Starbucks fulfills its Italian dream. Italians are yet to be enchanted

Caffè Americano.
Caffè Americano.
Image: REUTERS/Stefano Rellandini
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Starbucks is making its grande entrance into the Italian market by opening a palatial café in the heart of Milan. The new Reserve Roastery, which boasts heated marble-top counters and a mezzanine-level cocktail bar, is also the culmination of a dream for Starbuck’s founder, Howard Schultz.

When Schultz first announced the company’s plans to open in Italy, during the Seed & Chips global food summit in May this year, he said that a trip to Milan in 1983 inspired the vision for Starbucks. “My imagination was captured by Italian coffee,” he said. Starbuck’s press release for the opening also called it “a full-circle moment ”(and “steeped in sacrifice, tears, passion,” no less).

Despite the grandeur and grand meaning of the new Roastery, some locals are skeptical of choosing Starbucks coffee over their neighborhood cafés.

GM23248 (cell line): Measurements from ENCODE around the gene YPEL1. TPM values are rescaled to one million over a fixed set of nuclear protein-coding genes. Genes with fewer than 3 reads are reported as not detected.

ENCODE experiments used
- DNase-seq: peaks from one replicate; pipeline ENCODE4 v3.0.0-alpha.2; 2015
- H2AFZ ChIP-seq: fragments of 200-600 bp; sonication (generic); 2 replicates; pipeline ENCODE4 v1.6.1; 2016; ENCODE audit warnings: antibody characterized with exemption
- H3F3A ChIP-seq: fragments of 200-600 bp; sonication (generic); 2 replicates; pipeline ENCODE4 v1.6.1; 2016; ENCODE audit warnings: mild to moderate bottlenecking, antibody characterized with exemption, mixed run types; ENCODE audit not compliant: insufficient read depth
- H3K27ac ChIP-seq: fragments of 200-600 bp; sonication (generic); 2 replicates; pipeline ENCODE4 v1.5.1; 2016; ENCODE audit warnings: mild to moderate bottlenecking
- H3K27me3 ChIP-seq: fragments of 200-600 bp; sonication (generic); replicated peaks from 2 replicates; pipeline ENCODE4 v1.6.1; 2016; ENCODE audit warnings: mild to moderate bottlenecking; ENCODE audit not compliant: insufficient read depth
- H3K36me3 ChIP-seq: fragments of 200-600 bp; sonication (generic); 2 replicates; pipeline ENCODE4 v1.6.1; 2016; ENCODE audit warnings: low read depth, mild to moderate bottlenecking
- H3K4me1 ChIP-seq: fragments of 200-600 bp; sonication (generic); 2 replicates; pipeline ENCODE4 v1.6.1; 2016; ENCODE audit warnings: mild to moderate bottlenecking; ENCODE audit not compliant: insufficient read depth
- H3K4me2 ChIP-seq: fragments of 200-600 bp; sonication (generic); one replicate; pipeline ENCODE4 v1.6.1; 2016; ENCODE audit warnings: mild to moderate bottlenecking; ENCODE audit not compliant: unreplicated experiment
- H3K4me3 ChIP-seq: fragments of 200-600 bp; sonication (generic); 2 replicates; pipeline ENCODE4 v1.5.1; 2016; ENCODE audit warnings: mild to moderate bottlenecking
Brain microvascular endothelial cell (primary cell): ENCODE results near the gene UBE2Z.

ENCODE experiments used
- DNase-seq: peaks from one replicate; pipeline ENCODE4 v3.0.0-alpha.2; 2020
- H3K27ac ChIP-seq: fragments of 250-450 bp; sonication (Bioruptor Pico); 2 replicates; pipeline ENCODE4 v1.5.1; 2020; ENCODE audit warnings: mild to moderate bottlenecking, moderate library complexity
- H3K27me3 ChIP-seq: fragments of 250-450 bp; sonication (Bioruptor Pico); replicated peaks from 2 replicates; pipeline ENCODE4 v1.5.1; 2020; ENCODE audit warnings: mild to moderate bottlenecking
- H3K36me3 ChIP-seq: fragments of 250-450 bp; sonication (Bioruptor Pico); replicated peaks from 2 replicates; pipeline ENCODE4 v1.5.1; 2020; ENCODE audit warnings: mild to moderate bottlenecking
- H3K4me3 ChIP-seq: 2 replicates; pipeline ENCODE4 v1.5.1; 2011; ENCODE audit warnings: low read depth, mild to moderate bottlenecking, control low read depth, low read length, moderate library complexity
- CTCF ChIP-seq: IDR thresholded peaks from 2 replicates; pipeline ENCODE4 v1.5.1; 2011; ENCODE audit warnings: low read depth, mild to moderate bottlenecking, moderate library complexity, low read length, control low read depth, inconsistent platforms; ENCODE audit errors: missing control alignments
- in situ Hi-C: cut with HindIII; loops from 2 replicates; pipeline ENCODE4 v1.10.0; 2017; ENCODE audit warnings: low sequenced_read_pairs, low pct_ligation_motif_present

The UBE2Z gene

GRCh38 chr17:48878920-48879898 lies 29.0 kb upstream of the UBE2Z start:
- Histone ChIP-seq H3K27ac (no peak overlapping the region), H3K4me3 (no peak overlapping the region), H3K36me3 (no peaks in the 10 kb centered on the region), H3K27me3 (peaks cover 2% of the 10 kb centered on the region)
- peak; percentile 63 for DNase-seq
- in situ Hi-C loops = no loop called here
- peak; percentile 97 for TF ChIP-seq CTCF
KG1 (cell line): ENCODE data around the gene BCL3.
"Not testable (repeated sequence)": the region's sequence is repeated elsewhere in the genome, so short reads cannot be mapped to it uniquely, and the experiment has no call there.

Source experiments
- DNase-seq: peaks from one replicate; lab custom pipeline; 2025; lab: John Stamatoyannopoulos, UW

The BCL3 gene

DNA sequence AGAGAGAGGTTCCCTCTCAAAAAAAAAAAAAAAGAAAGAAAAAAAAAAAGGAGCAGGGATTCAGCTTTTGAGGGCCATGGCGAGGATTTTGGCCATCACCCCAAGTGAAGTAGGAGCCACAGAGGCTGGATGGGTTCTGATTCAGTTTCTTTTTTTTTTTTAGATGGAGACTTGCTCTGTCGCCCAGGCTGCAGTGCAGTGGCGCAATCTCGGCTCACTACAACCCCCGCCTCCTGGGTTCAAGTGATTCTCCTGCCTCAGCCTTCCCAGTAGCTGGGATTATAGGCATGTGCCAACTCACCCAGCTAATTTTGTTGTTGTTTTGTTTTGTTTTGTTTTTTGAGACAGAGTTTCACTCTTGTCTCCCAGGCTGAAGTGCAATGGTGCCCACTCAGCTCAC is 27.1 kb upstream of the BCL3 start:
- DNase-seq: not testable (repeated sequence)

“I’ve tasted Starbucks coffee and I’ll absolutely stick to Italian coffee,” Giulia Brighenti told the Associated Press.

When Bloomberg interviewed several Italians to get their reactions to Starbuck’s Milan debut, some seemed even more doubtful. “Is Starbucks even coffee?” one person asked. Another said, “Americans don’t know how to make coffee.”

Alexandre Loeur, an analyst at Euromonitor International, told AFP that “cracking the home of coffee culture is a tough challenge, with many Italians deriding the move as ridiculous.” Loeur added, however, that “while snobbery might initially prevail,” the specialty coffee offered by Starbucks might eventually do well “in the medium to long term.”

Starbucks is aware it is entering a discerning market. Liz Muller, Starbucks’ chief design officer, told the AP the company is “not coming to Italy to teach people about coffee. This is where coffee was born.” Instead, Starbucks will focus on providing “a premium experience that is different to what people in Italy are used to.”

The Italians who run surrounding cafés—that on average will charge only half of Starbuck’s asking price for an espresso—are hoping that the locals will stick to their neighborhood spots.

“I expect my clients to be faithful to me, but tourists will surely go to the roastery,” barista Federico Castelmare told Reuters.